When it comes to the spread of cockamamie conspiracy theories, Twitter was a maximum viable product long before Elon Musk paid $44 billion for the keys. But as soon as he took the wheel, Musk removed many of the guardrails Twitter had put in place to keep the craziness in check. Anti-vaxxers used an athlete's collapse during a game to revive claims that COVID-19 vaccines kill people. (They don't.) Freelance journalists spun long threads purporting to show that Twitter secretly supported Democrats in 2020. (It didn't.) Musk himself insinuated that the attack on Nancy Pelosi's husband was carried out by a jealous boyfriend. (Nope.) Like a red thread connecting clippings on Twitter's giant whiteboard, conspiratorial ideation spread far and wide.
By some measures more than half of Americans believe at least one tale of a secret cabal influencing events. Some are more plausible than others; a few are even true. But most - from classics like the faked moon landing to new-school stuff like 5G cell towers causing COVID - defy science and logic. And while social-media platforms like Twitter and Meta may help deranged conspiracy theories metastasize, a fundamental question remains: Why does anyone fall for stuff like that?
Social scientists are closing in on some answers. The personality traits known as the "Dark Triad" - that's narcissism, psychopathy, and a tendency to see the world in black-or-white terms - play a part. So do political beliefs, particularly populism and a tolerance for political violence. Cognitive biases, like believing only evidence that confirms what you already think, also make people more vulnerable.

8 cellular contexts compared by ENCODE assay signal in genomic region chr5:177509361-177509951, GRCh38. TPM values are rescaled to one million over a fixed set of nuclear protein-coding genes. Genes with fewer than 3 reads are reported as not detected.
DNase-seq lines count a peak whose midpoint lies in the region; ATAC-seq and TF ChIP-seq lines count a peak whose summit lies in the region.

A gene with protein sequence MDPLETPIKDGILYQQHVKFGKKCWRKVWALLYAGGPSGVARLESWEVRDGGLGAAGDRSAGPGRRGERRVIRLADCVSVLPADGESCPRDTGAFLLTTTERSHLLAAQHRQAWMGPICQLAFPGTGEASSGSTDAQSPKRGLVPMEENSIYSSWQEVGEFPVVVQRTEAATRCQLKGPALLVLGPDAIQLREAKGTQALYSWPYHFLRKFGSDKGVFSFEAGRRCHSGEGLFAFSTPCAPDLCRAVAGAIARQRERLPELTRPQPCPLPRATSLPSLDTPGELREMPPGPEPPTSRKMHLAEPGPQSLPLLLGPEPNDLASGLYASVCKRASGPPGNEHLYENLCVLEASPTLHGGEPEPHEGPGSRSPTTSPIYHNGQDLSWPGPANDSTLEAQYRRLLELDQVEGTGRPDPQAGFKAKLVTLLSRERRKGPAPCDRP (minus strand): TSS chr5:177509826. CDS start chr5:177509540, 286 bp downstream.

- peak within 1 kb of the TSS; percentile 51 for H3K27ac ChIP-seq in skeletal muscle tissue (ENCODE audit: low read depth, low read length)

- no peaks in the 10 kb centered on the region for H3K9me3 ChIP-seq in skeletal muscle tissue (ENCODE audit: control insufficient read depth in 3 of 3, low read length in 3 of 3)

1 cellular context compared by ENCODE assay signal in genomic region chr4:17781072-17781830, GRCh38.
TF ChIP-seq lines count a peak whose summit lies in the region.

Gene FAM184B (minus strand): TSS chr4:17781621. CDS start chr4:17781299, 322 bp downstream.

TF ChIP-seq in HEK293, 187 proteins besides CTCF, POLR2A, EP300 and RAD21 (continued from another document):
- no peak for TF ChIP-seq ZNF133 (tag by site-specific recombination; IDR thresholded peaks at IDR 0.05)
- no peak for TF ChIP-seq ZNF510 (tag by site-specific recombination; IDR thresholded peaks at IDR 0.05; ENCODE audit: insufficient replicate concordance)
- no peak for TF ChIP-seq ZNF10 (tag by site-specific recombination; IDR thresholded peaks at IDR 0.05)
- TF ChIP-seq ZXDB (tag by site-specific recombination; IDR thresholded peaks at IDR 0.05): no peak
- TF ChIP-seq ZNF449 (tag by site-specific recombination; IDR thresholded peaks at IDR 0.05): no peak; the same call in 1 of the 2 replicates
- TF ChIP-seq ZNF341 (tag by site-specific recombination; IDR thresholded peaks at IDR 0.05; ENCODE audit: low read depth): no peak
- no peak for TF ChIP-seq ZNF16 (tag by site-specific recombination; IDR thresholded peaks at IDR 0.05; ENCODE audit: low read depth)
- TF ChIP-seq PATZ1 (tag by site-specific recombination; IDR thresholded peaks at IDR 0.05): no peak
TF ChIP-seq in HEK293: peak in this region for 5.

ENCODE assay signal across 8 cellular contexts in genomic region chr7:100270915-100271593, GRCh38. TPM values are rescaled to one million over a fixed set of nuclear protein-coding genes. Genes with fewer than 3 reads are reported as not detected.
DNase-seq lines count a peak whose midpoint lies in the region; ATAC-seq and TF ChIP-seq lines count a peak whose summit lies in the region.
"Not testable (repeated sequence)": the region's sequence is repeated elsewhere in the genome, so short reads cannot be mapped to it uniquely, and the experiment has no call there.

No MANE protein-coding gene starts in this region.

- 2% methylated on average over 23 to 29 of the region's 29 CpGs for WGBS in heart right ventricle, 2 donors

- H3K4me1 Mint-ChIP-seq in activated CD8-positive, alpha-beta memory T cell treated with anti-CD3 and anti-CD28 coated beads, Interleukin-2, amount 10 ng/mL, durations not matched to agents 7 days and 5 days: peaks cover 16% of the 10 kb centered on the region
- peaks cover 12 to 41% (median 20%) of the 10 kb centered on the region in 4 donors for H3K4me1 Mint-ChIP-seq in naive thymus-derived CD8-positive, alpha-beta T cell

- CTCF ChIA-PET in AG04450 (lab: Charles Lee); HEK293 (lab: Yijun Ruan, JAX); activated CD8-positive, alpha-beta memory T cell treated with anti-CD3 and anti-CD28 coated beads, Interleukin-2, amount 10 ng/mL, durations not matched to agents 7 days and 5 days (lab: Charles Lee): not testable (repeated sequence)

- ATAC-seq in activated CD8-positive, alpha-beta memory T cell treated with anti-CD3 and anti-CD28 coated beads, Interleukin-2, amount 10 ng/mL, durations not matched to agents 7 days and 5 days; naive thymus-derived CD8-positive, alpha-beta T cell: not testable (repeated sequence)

But according to new research, it isn't ignorance that makes people most likely to buy into conspiratorial thinking, or social isolation or mental illness. It's a far more prevalent and pesky personality quirk: overconfidence.
The more you think you're right all the time, a new study suggests, the more likely you are to buy conspiracy theories, regardless of the evidence. That'd be bad enough if it applied only to that one know-it-all cousin you see every Thanksgiving. But given how both politics and business reward a faith in one's own genius, the news is way worse. Some of the same people this hypothesis predicts will be most prone to conspiracy thinking also have the biggest megaphones - like an ex-president who believes he's never wrong, and a CEO who thinks that building expensive cars makes him some sort of visionary. It'd be better, or at least more reassuring, if conspiracy theories were fueled by dumb yahoos rather than self-centered monsters. Because arrogance, as history has repeatedly demonstrated, is a lot harder to stamp out than stupidity.
Have faith in yourself (but not too much)